This doesn't include the people who died after taking drugs exactly as prescribed! And when you add in deaths from hospital-acquired infections, unnecessary medical procedures, and adverse surgical outcomes, conventional medicine should top the list of the leading causes of death in the United States.
The Little-Known Connection Between Carbohydrates and Your Blood Pressure
The good news is, the vast majority of you don't need prescription drugs to normalize your blood pressure. In most cases, hypertension can be reversed with a few basic adjustments to your diet and lifestyle.
Are you on a high grain, low fat regimen? If so, I have bad news for you. This nutritional regimen is a prescription for many to develop hypertension. For years I've been advocating avoiding wheat, and this advice is finally making its way into the mainstream. The LA Times just featured an article discussing how wheat (and low-fat diets) contribute to inflammation, heart disease, diabetes, joint pain and many other chronic health problems. Cardiologist William Davis is quoted as saying:3
"Eat more fat. Eat as little grain as possible. Grains don't really belong in the human experience."
This is not new information. Scientific research published way back in 1998 in the journal Diabetes reported that nearly two-thirds of the test subjects who were insulin resistant also had high blood pressure. Insulin resistance is directly attributable to a high sugar, high grain diet, especially if accompanied by inadequate exercise.
So, chances are that if you have hypertension, you also have poorly controlled blood sugar levels, because these two problems often go hand in hand. As your insulin level increases, so does your blood pressure.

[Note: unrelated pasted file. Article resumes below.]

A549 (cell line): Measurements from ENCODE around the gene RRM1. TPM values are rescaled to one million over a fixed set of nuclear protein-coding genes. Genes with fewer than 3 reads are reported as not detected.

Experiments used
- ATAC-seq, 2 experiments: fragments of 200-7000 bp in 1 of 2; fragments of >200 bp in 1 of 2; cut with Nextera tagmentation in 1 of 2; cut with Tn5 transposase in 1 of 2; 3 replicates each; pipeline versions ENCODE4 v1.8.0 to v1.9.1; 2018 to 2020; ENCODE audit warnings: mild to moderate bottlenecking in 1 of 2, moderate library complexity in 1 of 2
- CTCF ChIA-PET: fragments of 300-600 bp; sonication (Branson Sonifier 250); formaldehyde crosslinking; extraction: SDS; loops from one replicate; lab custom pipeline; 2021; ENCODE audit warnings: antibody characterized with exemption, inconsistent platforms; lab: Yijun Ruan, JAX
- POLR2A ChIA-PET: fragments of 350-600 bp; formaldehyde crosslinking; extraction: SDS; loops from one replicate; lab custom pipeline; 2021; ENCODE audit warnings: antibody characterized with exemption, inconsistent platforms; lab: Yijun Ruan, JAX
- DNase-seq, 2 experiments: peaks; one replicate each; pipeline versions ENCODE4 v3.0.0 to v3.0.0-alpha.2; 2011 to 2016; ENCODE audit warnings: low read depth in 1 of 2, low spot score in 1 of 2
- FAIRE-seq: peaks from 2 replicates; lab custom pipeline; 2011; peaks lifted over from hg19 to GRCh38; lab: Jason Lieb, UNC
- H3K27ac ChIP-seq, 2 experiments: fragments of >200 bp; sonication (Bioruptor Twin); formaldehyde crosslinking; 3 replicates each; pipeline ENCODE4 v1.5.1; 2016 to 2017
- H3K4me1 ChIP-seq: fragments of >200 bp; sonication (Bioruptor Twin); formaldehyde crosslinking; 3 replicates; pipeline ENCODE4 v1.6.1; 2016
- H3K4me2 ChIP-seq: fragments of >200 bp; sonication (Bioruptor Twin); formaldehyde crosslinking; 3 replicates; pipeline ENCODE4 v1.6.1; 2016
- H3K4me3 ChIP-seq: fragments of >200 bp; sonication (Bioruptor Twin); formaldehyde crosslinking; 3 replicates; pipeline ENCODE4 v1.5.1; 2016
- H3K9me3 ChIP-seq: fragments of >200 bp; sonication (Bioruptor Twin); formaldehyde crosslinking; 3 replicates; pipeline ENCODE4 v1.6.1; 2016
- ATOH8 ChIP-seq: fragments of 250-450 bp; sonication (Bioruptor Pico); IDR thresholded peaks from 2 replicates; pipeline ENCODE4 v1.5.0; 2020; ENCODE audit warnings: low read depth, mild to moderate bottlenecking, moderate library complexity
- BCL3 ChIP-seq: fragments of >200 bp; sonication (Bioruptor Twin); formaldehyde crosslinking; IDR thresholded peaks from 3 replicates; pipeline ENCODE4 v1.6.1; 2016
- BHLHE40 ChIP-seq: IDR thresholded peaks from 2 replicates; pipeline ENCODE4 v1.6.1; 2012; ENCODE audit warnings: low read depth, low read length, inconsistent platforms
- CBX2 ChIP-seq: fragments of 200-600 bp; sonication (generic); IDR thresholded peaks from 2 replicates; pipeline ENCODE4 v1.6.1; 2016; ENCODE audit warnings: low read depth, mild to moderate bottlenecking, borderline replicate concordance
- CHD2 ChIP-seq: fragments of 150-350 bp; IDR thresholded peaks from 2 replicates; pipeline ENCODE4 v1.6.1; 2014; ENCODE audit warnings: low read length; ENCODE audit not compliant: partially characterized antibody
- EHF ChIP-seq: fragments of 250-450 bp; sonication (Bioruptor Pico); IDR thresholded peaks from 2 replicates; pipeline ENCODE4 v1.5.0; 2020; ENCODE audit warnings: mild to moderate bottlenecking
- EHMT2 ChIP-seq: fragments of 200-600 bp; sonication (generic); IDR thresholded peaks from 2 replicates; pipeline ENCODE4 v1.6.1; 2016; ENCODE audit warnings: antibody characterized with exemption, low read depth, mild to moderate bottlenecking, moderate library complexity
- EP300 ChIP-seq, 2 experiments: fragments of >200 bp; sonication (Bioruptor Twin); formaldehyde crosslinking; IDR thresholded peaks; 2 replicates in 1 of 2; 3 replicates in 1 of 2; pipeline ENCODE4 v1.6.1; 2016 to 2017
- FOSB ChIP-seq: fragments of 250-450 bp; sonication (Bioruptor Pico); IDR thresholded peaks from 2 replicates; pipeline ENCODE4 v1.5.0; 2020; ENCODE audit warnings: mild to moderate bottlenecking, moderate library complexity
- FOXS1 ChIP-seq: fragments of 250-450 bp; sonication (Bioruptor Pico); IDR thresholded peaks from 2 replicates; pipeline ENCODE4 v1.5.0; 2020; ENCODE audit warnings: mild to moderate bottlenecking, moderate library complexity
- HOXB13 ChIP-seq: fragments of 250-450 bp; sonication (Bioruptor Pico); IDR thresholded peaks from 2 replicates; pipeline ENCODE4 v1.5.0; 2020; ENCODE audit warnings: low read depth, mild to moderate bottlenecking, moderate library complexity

Along with excessive carbohydrates, most people are consuming inadequate dietary fats, in terms of both quality and quantity. Contrary to what you've been told, glucose is not the preferred fuel of human metabolism—fat is. And fat doesn't make you fat—excess carbohydrates make you fat. I believe that most people would benefit by consuming around 50 to 70 percent of their diet as beneficial fats. Sources of healthy fats include
Olives and Olive oil (for cold dishes) Coconuts, and coconut oil (for all types of cooking and baking) Butter made from raw grass-fed organic milk Raw nuts, such as, almonds or pecans Organic pastured egg yolks Avocados Pasture finished meats Palm oil (make sure it's the eco-friendly variety!)4 Unheated organic nut oils
My Prescription for Achieving Healthy Blood Pressure WITHOUT Drugs
- Replace most of your carbs with non-starchy vegetables and replace the lost calories with healthy fats as mentioned above
- Normalize your omega 6:3 ratio. Both omega-3 and omega-6 fats are essential for your health. Most Americans, however, are getting too much omega-6 and too little omega-3 in their diets. Consuming omega-3 fats is one of the best ways to re-sensitize your insulin receptors if you suffer from insulin resistance. Omega-3 fats are also important for strong cell membranes and good arterial elasticity. The best sources of omega-3 fats are fish and animal products. Unfortunately, most fresh fish today contains dangerously high levels of mercury. Your best bet is to find a safe source of fish, or if this proves too difficult, supplement with a high quality krill oil.